Raster GIS Tutorial (Earth Shelter)
This tutorial serves several purposes: First, it demonstrates a methodology for turning questions and intentions regarding the real world into conceptual models; how the concepts in a model may be represented with data and functions in a data model; and how a data model may serve as a laboratory for experimentation. Most importantly, this process will end with a mentality and a method for understanding and discussing the level of confidence we have in the model, and for evaluating the utility of a model, either as a means of generating useful infomration about a place and alternative futures, or at least as a means of understanding something about the challenge and potential for making useful models of the data-world that help us to know useful things about the real world.
This slideshow is currently under construction!
On a secondary level, this tutorial takes us through several layers of technology: An understanding of raster data structures and the functional components and grammar of map algebra, that transform and derive associations from raster layers, cells, zones and neighborhoods -- to represent spatial relationships among concepts. Finally, we will look at some ways theat map algebra functions can be linked together to make elaborate chains of logical operations that may be tweaked and re-run to perform experiments for investigating alternative strategies for underswtanding or changing the landscape.
- Right-Click Here to Download the Concord Sample Dataset Unzip the contents to c:\projects, then open the map document earthshelter\docs\compilation.mxd in ArcMap 10.0 or later.
- Place Based Models in Scholarship and Decision Support
- Understanding and Critique of Place-Based Data
Purpose and Question
In beginnning any exploration of models, it is important to have a clear statement of purpose. Without a clearly stated purpose it is pointless to try to evaluate anything.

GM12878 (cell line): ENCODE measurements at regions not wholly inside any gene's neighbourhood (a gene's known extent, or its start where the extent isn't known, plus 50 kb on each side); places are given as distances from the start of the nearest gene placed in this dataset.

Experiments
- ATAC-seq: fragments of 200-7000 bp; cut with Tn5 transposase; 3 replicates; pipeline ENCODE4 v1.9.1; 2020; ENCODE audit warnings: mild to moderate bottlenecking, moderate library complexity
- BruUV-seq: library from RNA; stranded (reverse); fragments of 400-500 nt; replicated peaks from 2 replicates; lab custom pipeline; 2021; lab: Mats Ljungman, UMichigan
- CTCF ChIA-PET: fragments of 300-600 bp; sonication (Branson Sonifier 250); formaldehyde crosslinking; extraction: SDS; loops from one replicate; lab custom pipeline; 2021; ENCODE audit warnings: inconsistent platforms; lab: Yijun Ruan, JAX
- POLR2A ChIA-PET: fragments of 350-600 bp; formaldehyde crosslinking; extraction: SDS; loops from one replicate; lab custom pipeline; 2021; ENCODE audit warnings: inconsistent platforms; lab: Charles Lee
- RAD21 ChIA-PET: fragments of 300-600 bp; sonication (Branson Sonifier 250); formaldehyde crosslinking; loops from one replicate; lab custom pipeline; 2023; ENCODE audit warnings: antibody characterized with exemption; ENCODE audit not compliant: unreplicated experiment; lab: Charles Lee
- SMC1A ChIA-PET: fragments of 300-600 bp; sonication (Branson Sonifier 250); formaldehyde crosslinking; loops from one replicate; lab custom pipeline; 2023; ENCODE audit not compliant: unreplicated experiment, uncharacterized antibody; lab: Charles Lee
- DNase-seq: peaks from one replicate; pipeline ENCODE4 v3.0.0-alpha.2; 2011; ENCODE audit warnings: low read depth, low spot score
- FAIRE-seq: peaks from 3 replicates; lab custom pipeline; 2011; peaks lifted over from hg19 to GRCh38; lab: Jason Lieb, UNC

Power in the Landscape: The Pilgrim Pueblos Project
The rising cost of fuel and the problems caused by burning fossil fuels and nuclear power have led us to an increased appreciation for renewable energy, and in particular passive solar design. After some research, we have determined that some sites are better for passive solar homes than others. We want to buy up select sites around the country to build housing developments that will have the greatest passive solar potential. We plan to create a system that will be national in scope. Ew will employ a Mashup similar to HousingMaps.com, which will automatically process real-estate parcels that come on the market. We will take the location of the parcel and use data of national extent to flag filter and flag parcels that have high earthshelter potential. Flagged parcels will be examined more closely by a trained map interpreter befor being recommended by a site-visit and potential offer.
We begin with a few simple criteria for establishing the potential of a site:
We seek sites having the following properties
- Building Sites must Have Sufficient Slopes to take advantage of eath-sheltered design and passive cooling in the summer.
- Slopes should Be More or Less South-Facing for best solar heat gain in the winter.
- Should Have Forested Areas Upwind in order that trees can provide shade and slow down the winter winds
- Building sites that Are Directly Up-Slope from Drainage Features will not be rated so highly.
- But building sites Having Potential Water Views will recieve higher marks.
- Building sites that have High Accessibility to Commercial Areas will be flagged for special scrutiny (for our more urbane customers)
Note that each of the terms highlighted in Bold in the conceptual model involves a term of fact, e.g. Commercial Areas and a term of relationship, e.g. High Acessibility. Part of our task will be to find data to represent the static facts, and procedures to represent the relationships in theis model. This arrangement of data and procedures will be our Data Model Our data model becomes a laboratory for experimentation when we alter aspects of the facts and the relationship and think logically about the impacts of various decisions.
Understanding of Models, and Choice of Errors
Part of our goal is to understand how well we can build a model that will work on a national scale, using the concept of a mashup (see HousingMaps.com. This mashup would automatically find listings of real-estate for sale, and then would evaluate each of them for potential for one of our developments, and would flag potential properties for further on-site evaluation. This will requuire somewhat consistent data that is national in scope. But before implementing this national program, we need to develop a pilot test case using the best quality local data that we can find. This calibration dataset will allow us to evaluate the sorts of error we may be facing when we try to buid a model with coarser-grained national data.